If I were king of USPA for a day, there would be a Wing Loading BSR. It might not have an affect on at least 70% of the serious injuries and fatalities, but it would have some affect. I have yet to hear anybody say Brian Germain's chart would be a bad idea to implement.
Education not regulation. We have BSR's in affect. One is no camera till 200 perfect example. its gives you your scenario with a jump number BSR. This BSR is broke everyday. A guy died last year with 150 jumps and jumping with tandem. Yes low turn was his last mistake. Maybe if he wasnt doing all the other stuff he might not of turned low. I dont know. So what good is it. Some dont enforce it with Gopro's everyone accepts that its plastic screws ect. Love that picture of the AAFI with a gopro and lines around it. You guys want a chart and make it a BSR. OK but what good is a chart and bsr if people are not following it. Guys are even saying USPA is doing nothing. I think Differently on this. USPA has done more in the last two three years then the last six. The adv canopy sec that is in the sims is actually being used now. Instead of this is here if you want it. The other problem in this is who is qualified in teaching Adv canopy. I have seen AFFIs suck under canopy. so How are they teaching something that they suck at. In the sats last year most of the low turns were from jumpers with 2000+ jumps. Most likely pilot error on all these (im guess) these reports on here are not the best. Dont know time in sport on any. How do you get a jumper with XXXX amount of jumps not to smash themselves into the ground. that was 45% of them last year. As far as canopy collisions just plan stupid if you ask me. You are not looking. This is where I think USPA hit a home run. Now everyone with in 50 jumps in their career has to take a canopy course. I think this will help with collisions. Again with AFF progression there is not enough on canopy. Ill re word that. It teaches you enough to get you to the ground safely. I don't think you can teach anything more then that in 25 jumps. I wouldn't mind another course before D either. Your a professional skydiver at this point able to get all rating ect. You should have to prove your skills under canopy at this point regardless of wing loading
Just food for thought at my DZ and a couple in the area. We have a proficiency card for new AFFI's its 20 jumps under the supervision of a seasoned AFFI. It works great. It takes the pressure off the new AFFI and gives them the confidence needed. So you dont have to wait for USPA to do something before you do. All Ideas I have read are great. Brian's chart is a good tool. Im just against any kind of regulations. I think they hold us as a whole and our sport back.
(This post was edited by ozzy13 on Mar 13, 2012, 1:50 PM)
If you do the math, and look at what jumpers would using if they worked with the chart, and then looked at where they would be if they went one size smaller, you can see that the 'one size smaller' choice is generally on the smaller side, and could raise eyebrows on some cases.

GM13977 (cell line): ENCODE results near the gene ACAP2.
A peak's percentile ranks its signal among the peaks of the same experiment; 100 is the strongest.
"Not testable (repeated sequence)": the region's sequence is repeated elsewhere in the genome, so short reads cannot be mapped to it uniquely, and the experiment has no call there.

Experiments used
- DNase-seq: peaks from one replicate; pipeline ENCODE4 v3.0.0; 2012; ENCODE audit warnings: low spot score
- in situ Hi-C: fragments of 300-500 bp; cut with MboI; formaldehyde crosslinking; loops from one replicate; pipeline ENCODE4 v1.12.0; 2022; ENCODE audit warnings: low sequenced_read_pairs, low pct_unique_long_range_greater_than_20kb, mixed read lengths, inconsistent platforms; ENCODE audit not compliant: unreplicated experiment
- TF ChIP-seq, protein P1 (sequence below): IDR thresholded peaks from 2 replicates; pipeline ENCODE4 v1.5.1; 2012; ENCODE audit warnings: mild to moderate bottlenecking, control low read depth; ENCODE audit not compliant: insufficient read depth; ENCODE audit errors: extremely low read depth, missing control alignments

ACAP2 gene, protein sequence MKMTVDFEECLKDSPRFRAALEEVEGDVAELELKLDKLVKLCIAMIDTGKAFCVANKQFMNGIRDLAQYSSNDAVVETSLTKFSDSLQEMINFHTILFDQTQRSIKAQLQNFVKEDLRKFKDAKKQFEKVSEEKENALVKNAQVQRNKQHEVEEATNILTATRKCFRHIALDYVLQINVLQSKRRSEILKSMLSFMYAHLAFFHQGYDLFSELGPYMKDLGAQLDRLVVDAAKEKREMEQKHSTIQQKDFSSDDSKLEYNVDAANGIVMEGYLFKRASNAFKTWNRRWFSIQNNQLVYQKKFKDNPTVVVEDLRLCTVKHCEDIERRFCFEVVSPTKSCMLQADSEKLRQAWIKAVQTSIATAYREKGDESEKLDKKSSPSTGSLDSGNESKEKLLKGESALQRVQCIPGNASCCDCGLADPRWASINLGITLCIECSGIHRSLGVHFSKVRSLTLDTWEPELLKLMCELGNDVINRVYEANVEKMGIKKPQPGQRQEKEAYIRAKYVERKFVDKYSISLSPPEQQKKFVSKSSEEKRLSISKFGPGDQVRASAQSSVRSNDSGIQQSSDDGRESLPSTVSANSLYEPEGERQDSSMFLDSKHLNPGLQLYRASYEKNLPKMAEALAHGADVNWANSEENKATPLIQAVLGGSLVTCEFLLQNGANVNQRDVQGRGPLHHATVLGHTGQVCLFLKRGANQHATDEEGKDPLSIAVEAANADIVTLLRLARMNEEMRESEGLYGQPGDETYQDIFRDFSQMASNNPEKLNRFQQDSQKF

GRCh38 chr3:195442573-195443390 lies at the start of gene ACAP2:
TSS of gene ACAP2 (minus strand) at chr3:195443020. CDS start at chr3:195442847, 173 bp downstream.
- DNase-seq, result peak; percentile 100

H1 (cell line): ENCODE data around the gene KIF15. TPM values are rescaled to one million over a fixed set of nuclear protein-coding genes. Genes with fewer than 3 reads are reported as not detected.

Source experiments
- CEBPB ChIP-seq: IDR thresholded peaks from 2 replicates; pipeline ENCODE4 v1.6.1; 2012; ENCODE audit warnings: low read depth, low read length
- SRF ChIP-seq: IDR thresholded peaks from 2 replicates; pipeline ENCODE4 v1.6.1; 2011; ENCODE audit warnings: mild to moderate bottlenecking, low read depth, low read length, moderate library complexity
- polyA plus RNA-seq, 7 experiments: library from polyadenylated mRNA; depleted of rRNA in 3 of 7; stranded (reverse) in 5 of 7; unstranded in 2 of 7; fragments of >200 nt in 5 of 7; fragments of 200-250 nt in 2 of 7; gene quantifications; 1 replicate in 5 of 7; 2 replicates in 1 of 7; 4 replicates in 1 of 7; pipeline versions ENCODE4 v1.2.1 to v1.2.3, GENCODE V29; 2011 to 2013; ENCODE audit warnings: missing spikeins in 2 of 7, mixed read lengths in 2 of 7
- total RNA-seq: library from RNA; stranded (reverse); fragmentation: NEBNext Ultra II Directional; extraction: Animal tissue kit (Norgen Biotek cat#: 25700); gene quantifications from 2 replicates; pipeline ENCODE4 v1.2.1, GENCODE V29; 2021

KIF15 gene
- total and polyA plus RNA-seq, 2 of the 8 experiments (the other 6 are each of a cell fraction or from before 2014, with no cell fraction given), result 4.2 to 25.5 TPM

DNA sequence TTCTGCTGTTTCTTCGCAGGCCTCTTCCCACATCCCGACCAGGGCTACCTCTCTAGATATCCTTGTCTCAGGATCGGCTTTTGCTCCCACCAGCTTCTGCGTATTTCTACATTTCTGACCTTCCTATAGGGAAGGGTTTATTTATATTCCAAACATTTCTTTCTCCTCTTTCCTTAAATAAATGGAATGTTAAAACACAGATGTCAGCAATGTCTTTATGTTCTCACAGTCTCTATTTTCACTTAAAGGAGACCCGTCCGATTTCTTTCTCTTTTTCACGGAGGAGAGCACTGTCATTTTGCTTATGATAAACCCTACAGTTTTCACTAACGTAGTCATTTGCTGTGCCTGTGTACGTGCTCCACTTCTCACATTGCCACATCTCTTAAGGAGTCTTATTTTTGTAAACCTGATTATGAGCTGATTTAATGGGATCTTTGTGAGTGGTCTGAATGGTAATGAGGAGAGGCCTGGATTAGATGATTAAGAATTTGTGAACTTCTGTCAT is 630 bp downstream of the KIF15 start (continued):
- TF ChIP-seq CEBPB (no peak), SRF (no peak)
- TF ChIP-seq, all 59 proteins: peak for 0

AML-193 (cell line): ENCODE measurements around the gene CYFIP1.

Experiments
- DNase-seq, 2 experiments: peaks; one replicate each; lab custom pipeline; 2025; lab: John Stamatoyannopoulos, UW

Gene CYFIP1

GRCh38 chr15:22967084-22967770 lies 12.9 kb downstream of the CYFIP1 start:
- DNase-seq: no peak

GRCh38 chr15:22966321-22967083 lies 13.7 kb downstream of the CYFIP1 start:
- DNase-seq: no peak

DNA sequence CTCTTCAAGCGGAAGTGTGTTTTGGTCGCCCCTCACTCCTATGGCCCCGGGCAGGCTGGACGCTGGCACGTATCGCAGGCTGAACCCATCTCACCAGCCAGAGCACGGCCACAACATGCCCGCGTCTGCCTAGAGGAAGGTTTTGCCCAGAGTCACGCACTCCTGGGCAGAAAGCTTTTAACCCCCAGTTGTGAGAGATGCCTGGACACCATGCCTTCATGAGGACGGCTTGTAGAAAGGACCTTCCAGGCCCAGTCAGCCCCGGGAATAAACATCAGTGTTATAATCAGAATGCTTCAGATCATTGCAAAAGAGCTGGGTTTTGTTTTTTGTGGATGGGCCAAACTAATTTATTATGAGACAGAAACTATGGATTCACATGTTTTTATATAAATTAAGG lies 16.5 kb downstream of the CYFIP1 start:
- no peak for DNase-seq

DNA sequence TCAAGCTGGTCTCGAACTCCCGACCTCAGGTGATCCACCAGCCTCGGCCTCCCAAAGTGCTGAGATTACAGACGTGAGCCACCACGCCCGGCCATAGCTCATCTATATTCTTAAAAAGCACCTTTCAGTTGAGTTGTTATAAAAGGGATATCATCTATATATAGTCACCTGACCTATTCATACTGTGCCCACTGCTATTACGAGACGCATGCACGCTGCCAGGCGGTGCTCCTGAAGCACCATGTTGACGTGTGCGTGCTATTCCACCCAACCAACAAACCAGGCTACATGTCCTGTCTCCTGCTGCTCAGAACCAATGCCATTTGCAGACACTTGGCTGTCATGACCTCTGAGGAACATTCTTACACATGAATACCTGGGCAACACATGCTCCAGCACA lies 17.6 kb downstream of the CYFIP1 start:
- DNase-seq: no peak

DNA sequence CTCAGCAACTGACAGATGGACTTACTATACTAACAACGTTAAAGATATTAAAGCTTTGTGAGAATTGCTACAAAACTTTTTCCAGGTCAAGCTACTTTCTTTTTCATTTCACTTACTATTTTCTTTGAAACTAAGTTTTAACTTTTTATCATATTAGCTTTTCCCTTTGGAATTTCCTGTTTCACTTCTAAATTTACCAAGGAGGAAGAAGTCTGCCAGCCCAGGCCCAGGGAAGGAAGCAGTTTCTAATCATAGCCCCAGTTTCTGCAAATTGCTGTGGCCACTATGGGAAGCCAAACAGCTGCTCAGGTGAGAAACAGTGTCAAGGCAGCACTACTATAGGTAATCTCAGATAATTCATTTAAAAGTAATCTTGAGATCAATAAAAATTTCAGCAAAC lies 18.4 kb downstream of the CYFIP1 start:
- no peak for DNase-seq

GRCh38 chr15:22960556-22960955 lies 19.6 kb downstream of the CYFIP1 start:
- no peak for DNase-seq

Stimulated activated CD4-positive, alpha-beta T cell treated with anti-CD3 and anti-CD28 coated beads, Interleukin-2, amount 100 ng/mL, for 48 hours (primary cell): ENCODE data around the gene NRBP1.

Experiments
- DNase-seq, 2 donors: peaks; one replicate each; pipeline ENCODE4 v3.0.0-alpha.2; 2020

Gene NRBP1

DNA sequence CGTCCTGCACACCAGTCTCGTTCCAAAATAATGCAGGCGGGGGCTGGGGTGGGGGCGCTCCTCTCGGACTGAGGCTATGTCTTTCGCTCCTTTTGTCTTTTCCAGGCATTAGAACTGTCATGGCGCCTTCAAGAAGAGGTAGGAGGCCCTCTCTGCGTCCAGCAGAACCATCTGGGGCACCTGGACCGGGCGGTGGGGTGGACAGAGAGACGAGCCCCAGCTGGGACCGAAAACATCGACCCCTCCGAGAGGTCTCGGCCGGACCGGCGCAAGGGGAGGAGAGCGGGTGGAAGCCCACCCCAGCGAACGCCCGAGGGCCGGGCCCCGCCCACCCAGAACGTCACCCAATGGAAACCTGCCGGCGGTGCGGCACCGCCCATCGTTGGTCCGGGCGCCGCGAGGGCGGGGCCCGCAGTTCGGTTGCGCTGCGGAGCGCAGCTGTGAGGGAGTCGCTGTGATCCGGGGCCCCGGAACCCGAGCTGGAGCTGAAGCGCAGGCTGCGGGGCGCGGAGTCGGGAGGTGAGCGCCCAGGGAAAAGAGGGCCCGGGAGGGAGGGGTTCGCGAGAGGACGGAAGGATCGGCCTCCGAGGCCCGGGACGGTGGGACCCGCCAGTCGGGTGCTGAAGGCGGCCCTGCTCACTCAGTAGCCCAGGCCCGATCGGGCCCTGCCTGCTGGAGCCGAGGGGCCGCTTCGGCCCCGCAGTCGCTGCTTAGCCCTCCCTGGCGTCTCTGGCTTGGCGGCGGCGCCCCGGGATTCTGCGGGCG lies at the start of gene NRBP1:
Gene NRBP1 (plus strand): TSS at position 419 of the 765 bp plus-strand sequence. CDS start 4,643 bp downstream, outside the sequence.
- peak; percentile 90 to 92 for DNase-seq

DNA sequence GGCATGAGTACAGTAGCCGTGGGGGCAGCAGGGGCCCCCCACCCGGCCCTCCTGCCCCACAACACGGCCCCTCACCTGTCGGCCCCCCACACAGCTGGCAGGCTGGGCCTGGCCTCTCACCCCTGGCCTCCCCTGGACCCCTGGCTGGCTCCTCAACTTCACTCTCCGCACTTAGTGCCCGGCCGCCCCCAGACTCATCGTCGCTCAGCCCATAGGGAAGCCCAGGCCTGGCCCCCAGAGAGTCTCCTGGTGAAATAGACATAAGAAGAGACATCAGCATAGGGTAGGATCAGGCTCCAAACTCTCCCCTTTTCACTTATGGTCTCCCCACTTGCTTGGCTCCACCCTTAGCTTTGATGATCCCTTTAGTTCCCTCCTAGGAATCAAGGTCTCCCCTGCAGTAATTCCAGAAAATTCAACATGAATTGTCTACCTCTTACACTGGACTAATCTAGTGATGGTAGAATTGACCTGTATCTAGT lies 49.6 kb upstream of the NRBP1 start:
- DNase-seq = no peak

I certainly see your points and don't know the answers myself.
I bet a lot of differences in opinion lie with all the "exceptions" and whether to grant them or not. A bunch of people want no exceptions, while I want a lot of exceptions, some because it won't significantly impact safety, and some for personal choice.
Too many exemptions and there would have to be a session with a psychologist before every jump, and supervision by a coach for every landing, to determine if someone still fulfills the criteria to jump a certain canopy.
It is quite possible I suppose that we'd both agree that a jumper of a certain number of jumps and weight should probably be flying nothing smaller than a 170 as his regular canopy. It'll serve him well on starting to learn accelerated landings but is relatively forgiving.
But then I'd argue for exceptions. Like borrowing a canopy and playing with it for a few jumps, with little long term exposure to risk. Or doing hop and pops or otherwise not mixing it up in the pattern at a busy boogie. Or having a canopy that's OK as long as he is disciplined and knows it isn't the one to learn to swoop on. Or he's already put in time and money in other aviation activities, how much partial credit do you give for that?
So then a 150 might really not be particularly dangerous for some people and some circumstances, while a 135 would be acknowledged as high risk but fine to play with a little bit. Clearly it is a minority opinion, at least among those vocal about it here, that wing loading restrictions should only restrict the most dangerous activity, and not be about forcing "good" behavior.
Indeed, the Devil IS in the details. Until davelepka realizes that he will continue spinning his wheels.
Billvon, on the other hand, does listen to input and adjusts accordingly.
I have a problem with all the guys discounting the importance of jump numbers. It seems you are supporting the Mad Skillz kids progressing through wing loadings quickly with fewer jump numbers and that, IMHO, is BS.
Discounting jump numbers is no different than discounting time-in-sport.
I don't care what you know or how capable you are of flinging your canopy through the air right now, you're sooner or later going to run into a situation that you haven't had the experience dealing with before and it's going to hurt a lot more at higher speeds.